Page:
Homemade garlic, chilli and onion vinegars – Bardsleys

2. For Indian food just like you get in India – The Chilli Pickle
This place was recommended to us on two separate occasions, by a MasterChef Finalist (Brighton-born Emma Spitzer) and my BFF (Miss Daisy May), so I knew we were in for something pretty great. I didn’t realize quite how great though – this food really did take me back to India.

Alex had lamb cutlets which were as perfect as lamb cutlets can be, and the butter naan that it came on had been made by a true tandoor wizard – it was rich and salty but with that authentic char you only get in a tandoor oven. But the spinach curry, which came as a side for the lamb cutlets, absolutely stole the show for me. I’ve never discovered quite how Indians manage to turn simple ingredients like spinach into something so morish and complex. This dish was creamy yet still light. The flavour of spinach was still there – but in a fresh way, as if it had been wilted just before blitzing – and worked perfectly with heady garlic and plenty of curry leaves and coriander.. The texture was smooth and luxurious, without that horrible grittiness that you sometimes get from  puréed spinach.

The dosa was nutty and crisp and filled with spiced potato. It came with a coconut chutney, a vegetable sambhar and lime pickle (all homemade.) It’s dishes like this that could turn the most pig-obsessed carnivore into a vegetarian – a celebration of all the complex flavours, fresh ingredients and rainbow of colours in Indian cooking, all on one plate.


You know you over-ordered on the food when even Alex looks terrified –  Tandoori Palak Gosht – Lamb cutlets with spinach curry, smoked aubergine salad and mint butter naan (£17)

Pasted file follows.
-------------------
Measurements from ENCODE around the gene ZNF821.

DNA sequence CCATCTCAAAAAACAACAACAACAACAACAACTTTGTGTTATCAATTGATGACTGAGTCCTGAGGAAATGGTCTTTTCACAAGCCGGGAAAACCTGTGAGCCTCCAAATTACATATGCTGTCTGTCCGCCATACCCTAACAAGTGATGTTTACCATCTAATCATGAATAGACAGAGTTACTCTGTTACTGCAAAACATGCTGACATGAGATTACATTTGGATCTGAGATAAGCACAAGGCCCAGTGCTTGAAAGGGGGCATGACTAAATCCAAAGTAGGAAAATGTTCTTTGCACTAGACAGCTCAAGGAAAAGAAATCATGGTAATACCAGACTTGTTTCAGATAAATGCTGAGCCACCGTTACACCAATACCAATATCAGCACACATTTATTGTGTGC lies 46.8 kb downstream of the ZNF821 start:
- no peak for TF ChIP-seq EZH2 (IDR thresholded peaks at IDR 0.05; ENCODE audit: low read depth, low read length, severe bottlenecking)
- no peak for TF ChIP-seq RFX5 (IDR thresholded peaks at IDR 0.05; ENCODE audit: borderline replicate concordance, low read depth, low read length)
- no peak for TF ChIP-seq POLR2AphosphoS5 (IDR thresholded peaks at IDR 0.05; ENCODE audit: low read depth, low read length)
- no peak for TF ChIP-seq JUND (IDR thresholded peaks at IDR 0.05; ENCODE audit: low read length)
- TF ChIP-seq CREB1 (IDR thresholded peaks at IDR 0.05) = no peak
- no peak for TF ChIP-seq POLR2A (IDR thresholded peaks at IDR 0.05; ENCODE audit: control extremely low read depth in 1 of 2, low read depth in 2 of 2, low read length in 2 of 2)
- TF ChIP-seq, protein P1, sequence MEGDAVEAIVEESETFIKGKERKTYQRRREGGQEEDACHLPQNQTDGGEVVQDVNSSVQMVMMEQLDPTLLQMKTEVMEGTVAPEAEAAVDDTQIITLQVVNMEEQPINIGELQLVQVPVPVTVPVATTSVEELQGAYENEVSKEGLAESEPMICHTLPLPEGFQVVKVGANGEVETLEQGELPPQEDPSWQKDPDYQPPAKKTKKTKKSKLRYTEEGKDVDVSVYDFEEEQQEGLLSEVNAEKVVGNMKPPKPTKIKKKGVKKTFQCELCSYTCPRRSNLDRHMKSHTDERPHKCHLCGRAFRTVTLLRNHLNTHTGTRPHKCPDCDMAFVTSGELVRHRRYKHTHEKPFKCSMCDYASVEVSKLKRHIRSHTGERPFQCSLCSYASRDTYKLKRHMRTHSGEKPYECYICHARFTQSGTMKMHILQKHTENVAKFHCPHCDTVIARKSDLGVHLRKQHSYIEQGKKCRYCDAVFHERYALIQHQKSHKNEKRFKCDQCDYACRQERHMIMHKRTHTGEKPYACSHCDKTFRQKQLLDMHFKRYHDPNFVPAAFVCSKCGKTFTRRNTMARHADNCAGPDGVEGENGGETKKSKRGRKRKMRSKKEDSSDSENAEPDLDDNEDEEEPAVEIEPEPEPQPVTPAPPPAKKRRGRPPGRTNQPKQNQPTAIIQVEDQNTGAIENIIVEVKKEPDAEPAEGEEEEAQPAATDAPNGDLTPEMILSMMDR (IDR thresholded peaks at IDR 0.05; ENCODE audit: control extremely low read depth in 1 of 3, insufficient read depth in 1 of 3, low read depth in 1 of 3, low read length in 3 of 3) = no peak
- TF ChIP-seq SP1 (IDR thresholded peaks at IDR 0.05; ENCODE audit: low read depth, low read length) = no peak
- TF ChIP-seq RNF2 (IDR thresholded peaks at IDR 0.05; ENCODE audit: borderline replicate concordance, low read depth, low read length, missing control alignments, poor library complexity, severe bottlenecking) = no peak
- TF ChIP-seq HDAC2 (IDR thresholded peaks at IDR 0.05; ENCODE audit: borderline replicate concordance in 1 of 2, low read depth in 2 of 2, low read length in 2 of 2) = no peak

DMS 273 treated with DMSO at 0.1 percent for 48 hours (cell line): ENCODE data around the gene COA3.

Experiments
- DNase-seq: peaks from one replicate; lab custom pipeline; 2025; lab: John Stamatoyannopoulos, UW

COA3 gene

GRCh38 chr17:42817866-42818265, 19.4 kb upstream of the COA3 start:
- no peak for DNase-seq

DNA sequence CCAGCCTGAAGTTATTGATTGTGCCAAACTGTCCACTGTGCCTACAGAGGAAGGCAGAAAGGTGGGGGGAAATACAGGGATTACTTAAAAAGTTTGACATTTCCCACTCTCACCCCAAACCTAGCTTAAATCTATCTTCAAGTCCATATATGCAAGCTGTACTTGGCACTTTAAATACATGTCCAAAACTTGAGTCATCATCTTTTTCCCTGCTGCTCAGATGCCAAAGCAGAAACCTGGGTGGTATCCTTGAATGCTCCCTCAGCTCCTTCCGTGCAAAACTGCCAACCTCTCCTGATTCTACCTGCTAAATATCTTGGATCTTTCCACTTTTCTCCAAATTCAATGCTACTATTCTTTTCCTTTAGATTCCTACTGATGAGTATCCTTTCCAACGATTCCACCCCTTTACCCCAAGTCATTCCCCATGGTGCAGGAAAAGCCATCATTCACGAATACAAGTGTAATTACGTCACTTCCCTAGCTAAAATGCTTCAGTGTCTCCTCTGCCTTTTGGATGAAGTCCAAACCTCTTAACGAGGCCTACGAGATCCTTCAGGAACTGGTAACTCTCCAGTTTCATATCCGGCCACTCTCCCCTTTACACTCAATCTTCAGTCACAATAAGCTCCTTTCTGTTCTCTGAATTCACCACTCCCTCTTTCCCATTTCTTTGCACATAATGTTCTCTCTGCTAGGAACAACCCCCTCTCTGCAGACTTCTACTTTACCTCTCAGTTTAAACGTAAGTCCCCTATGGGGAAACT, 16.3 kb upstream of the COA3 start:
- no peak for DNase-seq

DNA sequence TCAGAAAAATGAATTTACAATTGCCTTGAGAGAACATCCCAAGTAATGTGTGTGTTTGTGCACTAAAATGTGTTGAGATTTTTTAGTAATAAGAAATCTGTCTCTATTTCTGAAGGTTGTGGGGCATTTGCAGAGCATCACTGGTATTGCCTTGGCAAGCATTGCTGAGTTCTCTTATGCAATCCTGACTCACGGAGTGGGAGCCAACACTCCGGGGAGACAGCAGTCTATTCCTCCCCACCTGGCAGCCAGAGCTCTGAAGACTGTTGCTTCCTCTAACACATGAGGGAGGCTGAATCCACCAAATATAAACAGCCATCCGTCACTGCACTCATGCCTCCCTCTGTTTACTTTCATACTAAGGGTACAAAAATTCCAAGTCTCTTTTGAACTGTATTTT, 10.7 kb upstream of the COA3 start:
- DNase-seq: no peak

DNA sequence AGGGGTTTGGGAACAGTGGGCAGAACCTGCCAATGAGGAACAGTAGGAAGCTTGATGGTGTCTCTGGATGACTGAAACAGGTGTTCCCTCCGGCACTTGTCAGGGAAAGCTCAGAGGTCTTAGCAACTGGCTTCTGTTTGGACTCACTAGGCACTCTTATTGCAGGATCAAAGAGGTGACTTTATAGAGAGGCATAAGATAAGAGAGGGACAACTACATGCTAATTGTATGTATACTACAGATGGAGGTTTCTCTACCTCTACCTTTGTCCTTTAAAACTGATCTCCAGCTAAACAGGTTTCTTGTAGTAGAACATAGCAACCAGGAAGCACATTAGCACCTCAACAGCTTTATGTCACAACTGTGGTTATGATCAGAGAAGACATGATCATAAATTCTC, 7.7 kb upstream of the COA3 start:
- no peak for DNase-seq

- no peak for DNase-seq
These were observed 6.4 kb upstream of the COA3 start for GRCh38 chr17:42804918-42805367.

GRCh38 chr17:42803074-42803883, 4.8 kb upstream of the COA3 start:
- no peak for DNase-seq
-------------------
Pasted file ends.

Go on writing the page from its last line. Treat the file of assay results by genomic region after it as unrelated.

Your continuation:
It was the moment that I saw Keralan coffee on the dessert menu that I fell in love with The Chilli Pickle. In South India I became hooked on caffeine and that was because of the way they serve their coffee – super sweet and milky and infused with loads of cardamom. This is then poured it into your cup from a height which froths up the milk. The result is a warm, creamy cup of coffee that smells and tastes like toasted spices and freshly ground coffee beans.


Keralan coffee, sweet and milky with cardamom

3. Only one egg? – A quick brunch at The Breakfast Club
We were cold, we were hungry, it was raining.  We spotted that familiar neon sign. And there was no queue outside. This is unheard of at the ever popular breakfast chain in London, so we had no choice but to go inside.

This place does do an excellent breakfast and I’ve never really had an issue with their food. However, on this occasion I ordered poached eggs with avocado and only received one egg (plus my rye bread wasn’t toasted enough, just warm.) Call me pedantic but I could swear that I’ve been fed 2 eggs in London, or am I looking back at the old Shoreditch place with rose tinted glasses? Regardless, I’m a firm believer that any breakfast/ brunch should come with a 2 egg minimum, and for £8.50, I was disappointed.


Avocado & poached egg on rye bread (£8.50)